Furthermore, SQL Backup offers support in many of the other key areas that comprise a typical backup strategy, as listed above. For example:

  • Data archiving – with SQL Backup, the backup files are usually 50% to 90% smaller than native SQL Server backups depending on the nature of the data in the database; this saves disk space and makes off-site backups quicker to send and more economical.
  • Backup security – you can encrypt your backup files to prevent unauthorized access. (128-bit and 256-bit key Advanced Encryption Standard encryption, using the Rijndael cryptographic algorithm).
  • Backup and restore scheduling and monitoring – SQL Backup 5 provides a ‘timeline’ for quick access to a graphical overview of completed backup and restore activities, and jobs scheduled for the future. You can look at an overview of all activities for a SQL Server instance, or activities on individual databases. It clearly shows activities that have failed, which you can then select to see more details. It also shows potential conflicts for scheduled jobs so that you can pre-empt problems.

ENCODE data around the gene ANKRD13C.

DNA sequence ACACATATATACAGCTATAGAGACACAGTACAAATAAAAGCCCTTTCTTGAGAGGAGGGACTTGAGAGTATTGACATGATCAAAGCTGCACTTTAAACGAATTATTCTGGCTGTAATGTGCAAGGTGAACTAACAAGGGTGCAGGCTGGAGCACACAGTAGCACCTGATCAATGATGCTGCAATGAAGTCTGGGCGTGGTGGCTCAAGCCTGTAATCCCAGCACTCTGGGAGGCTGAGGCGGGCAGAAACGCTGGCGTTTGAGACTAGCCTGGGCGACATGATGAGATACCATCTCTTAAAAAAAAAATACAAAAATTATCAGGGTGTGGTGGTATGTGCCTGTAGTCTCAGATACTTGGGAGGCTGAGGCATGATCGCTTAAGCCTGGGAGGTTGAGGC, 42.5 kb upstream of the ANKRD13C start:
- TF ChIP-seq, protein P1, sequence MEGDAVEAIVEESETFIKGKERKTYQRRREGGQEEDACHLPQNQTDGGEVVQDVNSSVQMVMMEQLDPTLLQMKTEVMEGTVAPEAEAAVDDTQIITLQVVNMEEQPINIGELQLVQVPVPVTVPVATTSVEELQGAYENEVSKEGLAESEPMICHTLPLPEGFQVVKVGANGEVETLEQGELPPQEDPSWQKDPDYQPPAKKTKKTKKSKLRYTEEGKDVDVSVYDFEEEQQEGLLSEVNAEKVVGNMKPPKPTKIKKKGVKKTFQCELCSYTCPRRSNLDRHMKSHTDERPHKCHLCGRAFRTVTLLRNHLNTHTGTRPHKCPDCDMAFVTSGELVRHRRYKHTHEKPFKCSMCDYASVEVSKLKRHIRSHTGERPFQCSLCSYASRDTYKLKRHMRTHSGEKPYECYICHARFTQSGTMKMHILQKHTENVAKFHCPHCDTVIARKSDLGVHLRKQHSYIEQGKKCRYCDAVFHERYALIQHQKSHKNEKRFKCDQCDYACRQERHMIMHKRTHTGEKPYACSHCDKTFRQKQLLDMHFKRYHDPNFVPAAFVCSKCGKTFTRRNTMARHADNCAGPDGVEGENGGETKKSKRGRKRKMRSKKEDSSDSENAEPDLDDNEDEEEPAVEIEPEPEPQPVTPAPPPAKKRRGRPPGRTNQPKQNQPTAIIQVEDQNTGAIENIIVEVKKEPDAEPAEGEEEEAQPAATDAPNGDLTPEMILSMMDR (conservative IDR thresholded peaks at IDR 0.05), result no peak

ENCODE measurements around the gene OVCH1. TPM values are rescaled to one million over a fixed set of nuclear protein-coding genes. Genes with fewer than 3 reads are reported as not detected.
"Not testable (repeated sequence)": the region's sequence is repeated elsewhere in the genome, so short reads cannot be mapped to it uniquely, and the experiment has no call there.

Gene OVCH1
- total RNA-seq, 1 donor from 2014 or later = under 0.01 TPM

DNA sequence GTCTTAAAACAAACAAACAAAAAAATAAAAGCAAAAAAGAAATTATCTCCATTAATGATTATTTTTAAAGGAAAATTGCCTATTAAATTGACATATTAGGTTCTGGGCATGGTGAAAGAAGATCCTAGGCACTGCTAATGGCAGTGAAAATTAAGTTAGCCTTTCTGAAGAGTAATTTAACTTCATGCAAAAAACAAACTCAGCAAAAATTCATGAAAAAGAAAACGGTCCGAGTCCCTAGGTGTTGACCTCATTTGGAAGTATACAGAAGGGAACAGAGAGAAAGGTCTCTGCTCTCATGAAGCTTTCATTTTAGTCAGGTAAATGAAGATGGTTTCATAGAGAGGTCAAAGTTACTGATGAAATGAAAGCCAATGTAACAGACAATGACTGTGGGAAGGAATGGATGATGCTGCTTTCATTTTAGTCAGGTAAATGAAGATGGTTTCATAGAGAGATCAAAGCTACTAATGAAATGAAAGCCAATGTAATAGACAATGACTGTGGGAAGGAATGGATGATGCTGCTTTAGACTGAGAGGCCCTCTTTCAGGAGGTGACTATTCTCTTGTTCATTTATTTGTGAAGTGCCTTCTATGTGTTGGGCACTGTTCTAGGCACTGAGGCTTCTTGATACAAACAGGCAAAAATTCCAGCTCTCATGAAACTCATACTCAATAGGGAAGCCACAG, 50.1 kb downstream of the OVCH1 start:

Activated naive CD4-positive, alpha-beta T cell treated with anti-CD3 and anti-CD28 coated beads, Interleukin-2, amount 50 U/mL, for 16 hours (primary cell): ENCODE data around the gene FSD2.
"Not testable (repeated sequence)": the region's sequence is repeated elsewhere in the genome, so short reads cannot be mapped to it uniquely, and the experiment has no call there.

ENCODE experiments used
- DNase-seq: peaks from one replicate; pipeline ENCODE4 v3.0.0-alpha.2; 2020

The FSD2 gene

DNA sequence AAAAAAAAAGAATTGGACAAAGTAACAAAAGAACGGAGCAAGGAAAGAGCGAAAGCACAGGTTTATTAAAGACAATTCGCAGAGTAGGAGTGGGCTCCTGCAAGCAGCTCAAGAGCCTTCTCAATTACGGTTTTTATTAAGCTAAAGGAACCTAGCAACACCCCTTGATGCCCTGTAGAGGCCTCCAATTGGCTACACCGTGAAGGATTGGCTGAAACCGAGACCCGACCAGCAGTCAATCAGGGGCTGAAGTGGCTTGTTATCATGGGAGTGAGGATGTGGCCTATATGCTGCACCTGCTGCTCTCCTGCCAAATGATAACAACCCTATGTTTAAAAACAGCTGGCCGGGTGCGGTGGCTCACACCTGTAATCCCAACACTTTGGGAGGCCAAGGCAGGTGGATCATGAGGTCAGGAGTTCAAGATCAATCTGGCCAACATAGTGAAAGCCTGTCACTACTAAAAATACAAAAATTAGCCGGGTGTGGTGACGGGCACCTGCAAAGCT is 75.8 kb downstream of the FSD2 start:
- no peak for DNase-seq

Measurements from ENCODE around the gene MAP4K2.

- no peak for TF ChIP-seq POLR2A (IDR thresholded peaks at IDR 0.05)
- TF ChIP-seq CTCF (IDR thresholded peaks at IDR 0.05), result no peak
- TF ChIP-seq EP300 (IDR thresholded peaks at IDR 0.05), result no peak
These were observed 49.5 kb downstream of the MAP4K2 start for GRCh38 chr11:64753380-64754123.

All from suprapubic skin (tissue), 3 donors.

• Backing up databases on remote SQL Servers and SQL Server clusters – SQL Backup Pro supports this.

SQL Backup also provides several reports of Backup and Restore history across all the servers that are registered in the GUI. It will even allow installation of new versions of SQL Backup to all those servers from a central location via a mouse-click.

SQL Backup is best used from the GUI. Even the more esoteric backup requirements can be generated initially from the wizards, which will deliver TSQL, or command-line code just as easily as an immediate running or scheduling of a backup. Code can, if required, be pasted into existing scripts or used to implement particular requirements.

Database recovery plans

Normally, there will be a series of scripts and simple ‘cookery book’ instructions in place that will cover most maintenance and recovery tasks, such as implementing a backup system whilst creating a new or replacement server. The most important of these will be the Recovery Plan.

A recovery plan is essential. It must include every detail necessary to rebuild the production server. These details are liable to change constantly, with every alteration and revision to the production system. This recovery model may end up being acted on in an emergency by someone without DBA knowledge who must use it to recover the server without errors. It will be done under pressure and probably not by a DBA.